Fungi are one of the most diverse and fascinating branches of the tree of life. They are so different from other organisms that they are in a kingdom on their own. In recent years, more has been discovered about these incredible organisms, and we are starting to understand their importance. But, like so much of nature, fungi are under threat. So, it is now more important than ever to understand them. So, what are fungi? And why are they so important?

what are fungi
What are fungi?

What Are Fungi?

Fungi are a diverse group of eukaryotic organisms that include yeasts, moulds, mushrooms, and subterranean mycorrhizal fungi. They’re found across the globe in a wide range of different environments, including forests, the soil,  inside the human body, deep-sea hydrothermal vents, the Sahara Desert, and even Antarctica.

Some fungi are tough to classify into species as they can join together with other species and swap genes through a process called horizontal gene transfer. This means that they can adapt very quickly to new challenges and environments. Because of this ability, they can colonise many parts of the world and are incredibly successful. They can adapt to their surroundings very quickly, acquiring the necessary tools to overcome almost any obstacle. This makes them a powerful ally, as we will see later.

Unlike plants, fungi cannot photosynthesise, so they get their energy from breaking down and absorbing organic matter. Mycorrhizal fungi form mutualistic relationships with plants, whereby the plants feed the fungi, and the fungi help source nutrients for the plants and provide protection for their roots. Other fungi are pathogens, feeding off live plants, weakening, and even killing them. Fungi play a vital role in ecosystem function, helping to cycle nutrients and decompose organic matter.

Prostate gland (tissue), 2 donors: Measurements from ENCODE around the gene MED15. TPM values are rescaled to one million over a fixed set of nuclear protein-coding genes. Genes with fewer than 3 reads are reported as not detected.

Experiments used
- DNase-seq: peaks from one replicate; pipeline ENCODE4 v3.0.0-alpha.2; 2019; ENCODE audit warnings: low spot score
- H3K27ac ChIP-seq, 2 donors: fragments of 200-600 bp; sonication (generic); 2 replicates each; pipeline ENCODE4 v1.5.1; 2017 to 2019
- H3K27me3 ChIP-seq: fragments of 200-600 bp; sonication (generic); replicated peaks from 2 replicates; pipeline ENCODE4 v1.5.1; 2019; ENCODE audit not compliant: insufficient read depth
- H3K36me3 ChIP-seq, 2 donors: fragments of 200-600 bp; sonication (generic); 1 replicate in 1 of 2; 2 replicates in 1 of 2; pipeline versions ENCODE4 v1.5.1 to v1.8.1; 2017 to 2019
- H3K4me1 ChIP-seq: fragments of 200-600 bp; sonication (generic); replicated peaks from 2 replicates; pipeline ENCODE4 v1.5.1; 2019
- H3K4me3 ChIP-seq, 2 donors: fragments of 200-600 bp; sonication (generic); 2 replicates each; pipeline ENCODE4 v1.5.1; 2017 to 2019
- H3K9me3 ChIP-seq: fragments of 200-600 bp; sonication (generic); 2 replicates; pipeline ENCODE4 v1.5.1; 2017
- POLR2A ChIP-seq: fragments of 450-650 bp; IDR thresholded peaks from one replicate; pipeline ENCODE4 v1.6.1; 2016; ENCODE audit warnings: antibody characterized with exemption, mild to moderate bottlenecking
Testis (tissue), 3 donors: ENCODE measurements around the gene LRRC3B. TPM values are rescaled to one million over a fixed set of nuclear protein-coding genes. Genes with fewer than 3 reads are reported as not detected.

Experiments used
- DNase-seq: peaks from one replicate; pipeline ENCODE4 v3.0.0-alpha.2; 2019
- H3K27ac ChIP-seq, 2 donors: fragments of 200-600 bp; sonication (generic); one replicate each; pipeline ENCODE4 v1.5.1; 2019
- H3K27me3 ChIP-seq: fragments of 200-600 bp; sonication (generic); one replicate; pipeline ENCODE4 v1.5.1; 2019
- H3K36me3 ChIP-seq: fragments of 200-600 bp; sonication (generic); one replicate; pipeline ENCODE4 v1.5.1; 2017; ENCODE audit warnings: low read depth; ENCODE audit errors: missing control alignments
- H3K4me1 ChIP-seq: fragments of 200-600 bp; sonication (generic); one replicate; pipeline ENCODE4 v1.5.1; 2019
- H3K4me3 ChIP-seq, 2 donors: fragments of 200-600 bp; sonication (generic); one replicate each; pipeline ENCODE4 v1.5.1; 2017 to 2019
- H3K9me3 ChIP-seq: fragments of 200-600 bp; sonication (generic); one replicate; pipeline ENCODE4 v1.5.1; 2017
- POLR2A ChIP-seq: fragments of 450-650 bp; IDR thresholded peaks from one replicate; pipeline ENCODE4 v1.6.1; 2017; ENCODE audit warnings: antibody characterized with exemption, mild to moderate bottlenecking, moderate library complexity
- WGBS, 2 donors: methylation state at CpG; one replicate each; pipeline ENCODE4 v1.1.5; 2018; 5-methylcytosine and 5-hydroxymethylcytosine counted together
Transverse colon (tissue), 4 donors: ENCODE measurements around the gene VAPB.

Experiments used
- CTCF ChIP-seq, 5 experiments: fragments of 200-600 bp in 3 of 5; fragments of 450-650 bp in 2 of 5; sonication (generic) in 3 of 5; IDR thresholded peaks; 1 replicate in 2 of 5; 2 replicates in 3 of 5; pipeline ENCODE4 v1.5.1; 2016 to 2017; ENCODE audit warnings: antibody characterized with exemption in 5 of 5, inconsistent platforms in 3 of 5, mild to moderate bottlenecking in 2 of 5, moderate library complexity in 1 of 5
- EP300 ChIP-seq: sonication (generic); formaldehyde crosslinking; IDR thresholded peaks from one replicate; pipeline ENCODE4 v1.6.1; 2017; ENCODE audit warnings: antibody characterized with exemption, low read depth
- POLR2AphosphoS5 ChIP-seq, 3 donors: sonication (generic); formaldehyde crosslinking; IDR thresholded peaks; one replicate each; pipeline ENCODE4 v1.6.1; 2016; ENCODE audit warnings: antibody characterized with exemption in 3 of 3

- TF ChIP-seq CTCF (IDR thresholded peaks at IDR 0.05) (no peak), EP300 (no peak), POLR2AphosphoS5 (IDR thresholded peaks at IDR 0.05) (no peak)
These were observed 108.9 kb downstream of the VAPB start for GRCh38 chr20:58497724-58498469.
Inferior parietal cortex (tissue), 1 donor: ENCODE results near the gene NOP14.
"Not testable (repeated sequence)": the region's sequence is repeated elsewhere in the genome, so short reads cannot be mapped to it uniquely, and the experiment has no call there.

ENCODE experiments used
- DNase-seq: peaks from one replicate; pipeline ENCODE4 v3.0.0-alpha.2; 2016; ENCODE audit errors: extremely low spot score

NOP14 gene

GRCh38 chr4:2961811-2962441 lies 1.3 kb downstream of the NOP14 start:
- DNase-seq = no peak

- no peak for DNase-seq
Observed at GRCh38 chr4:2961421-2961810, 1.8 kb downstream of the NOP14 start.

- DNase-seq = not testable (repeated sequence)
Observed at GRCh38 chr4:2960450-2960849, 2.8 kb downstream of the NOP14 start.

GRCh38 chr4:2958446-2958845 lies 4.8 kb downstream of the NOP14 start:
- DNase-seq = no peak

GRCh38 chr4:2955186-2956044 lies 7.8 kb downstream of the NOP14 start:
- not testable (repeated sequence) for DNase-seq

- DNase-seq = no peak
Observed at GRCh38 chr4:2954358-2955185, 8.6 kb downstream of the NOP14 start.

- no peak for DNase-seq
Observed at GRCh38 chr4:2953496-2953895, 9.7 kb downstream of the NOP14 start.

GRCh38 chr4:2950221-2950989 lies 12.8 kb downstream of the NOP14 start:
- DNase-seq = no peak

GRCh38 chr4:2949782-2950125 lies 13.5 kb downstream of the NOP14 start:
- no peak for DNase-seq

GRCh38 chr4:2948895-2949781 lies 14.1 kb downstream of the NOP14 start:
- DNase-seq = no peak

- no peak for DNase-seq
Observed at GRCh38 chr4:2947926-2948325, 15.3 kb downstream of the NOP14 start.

What Are Fungi? Are They Plant or Bacteria?

A common question about fungi is whether they are plants or bacteria. This confusion comes from the fact that fungi only got reclassified in 1969. Before this, they were classified as plants. Now, they instead exist in a kingdom of their own. There are six kingdoms of life, as follows;

  • Plants
  • Animals
  • Archaebacteria
  • Protists
  • Eubacteria
  • Fungi

Fungi are in a kingdom of their own, meaning that they are not related to plants or bacteria. 

Why are Fungi so Important?

Fungi are important for various reasons, past, present and future. The entire terrestrial world would not be able to function without fungi. Let’s look at some of the reasons why fungi are so important to help us understand what fungi are. 


Fungi are primary decomposers, meaning they break down organic matter, cycling nutrients back into the ecosystem. Without fungi, there would be no soil, and the world might buried under dead wood! Fungi possess a wide range of enzymes that they use to start the decomposition process. They are key to breaking down the complex molecule, lignin that gives trees their strong, woody structure. 

As fungi are incredibly adaptable, they are great tools for bioremediation. This is the breakdown of environmental pollutants using deliberately introduced microorganisms. Fungi can break down petroleum, metals, dyes, pharmaceuticals, hydrocarbons, bleach and even pesticides (source). Oyster mushrooms are commonly used to clear up oil spills. It is believed that fungi’s potential for bioremediation – or mycoremediation as it is known – is only beginning to be understood. 


Fungi are a common source of protein for many animals, including humans. They are relatively easy to cultivate, and some are considered a delicacy in many cultures. With a recent push to reduce our society’s meat consumption due to environmental concerns, fungi often act as a substitute. Products such as Quorn are made from fungi. They are high in protein and very low in saturated fat, making them a healthy alternative to meat.